But that was the kind of show it was this year. Not exactly an aura of doom, though everyone was pretty clear there were a lot fewer feet on the floor, but the mood was definitely belt-tightening, breath-holding and praying, with lots of companies wearing "green" like a flag and nary a hot tech development in sight. Except one: the OLED TV, a very thin TV screen using a carbon diode technology that created its own backlighting and gave a very nice picture at sizes where other flat screen technology show their weaknesses. (LCD TVs don't do so hot under 22", for instance.) At barely thicker than a window pane – rumor has it Sony has a flexible/rollable version but I didn't see it – OLEDs promise to put TVs in places they could never go before. Otherwise, rather than generate any kind of excitement, CES 2009 was more a matter of circling the wagons and digging in for the duration of the siege.
Notes from under the floorboards:
If you're in the New York area over the next month or so, you might want to check out a program at the Yivo Institute For Jewish Research (15 West 16th Street, New York, NY 10011) where my old pal Danny Fingeroth interviews legendary cartoonist Al Jaffee (Jan 21, 7P), breakthrough cartoonist/writer/playwright/one-time Eisner assistant Jules Feiffer (Feb 3, 7P) and "godfather of alt comics" Harvey Pekar (Feb 17, 7P). Buy your tickets early.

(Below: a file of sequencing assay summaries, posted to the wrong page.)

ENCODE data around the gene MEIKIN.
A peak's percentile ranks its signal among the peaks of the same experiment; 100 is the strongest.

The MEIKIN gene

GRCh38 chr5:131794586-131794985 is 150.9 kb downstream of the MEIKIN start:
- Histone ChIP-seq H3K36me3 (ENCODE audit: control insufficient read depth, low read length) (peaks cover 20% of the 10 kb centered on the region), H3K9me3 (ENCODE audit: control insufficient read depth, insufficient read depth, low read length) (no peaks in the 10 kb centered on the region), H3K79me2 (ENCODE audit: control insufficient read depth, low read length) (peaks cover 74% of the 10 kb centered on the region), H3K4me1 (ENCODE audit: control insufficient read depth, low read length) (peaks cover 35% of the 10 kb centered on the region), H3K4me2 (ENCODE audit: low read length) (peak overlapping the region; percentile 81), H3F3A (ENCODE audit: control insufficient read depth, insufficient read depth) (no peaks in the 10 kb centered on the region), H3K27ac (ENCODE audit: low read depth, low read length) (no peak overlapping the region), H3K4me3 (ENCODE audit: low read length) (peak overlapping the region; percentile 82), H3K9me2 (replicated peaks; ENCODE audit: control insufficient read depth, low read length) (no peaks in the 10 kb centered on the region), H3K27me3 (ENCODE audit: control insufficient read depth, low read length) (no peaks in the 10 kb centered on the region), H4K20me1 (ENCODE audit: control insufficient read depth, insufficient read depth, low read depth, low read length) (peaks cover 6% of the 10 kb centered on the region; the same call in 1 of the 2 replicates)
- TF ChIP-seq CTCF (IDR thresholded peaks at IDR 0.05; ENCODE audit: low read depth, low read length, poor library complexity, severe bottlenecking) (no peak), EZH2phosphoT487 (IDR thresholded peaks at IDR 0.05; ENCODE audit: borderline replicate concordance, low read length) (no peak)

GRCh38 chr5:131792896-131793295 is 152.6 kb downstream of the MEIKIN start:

Wait, lemme get this straight: in the Marvel Universe, President Barack Obama eagerly meets his hero, Spider-Man... who's currently wanted by police as a suspected serial killer... yet puts The Green Goblin in charge of... well, whatever structure in the MU now has jurisdiction over all super-powered people... Or wasn't Obama the president who did that? But if he's president now... can't he rescind Norman Osborn's new job? (I haven't read the issue, but I don't suppose when they shake hands, Spider-Man says, "Could you do me just one favor, and fire Norman Osborn? Trust me." And, wait, wasn't Spider-Man backing Stephen Colbert for president?!) It's bad enough that on HEROES he (or some black president) is authorizing a crusade against superpeople just because they're super... and does this mean Spider-Man and Savage Dragon exist in the same universe?... my head hurts...
While my mind's on Marvel trivia, the last thing I remember seeing of the Sentry in SECRET INVASION was him running to outer space after the Skrulls freaked him out, leaving his psychic manifestation and arch-enemy The Void to defend his wife and child. Did that plotline continue in some spinoff book I never read (or heard of) or was it just one of those things, because I notice now he's back...?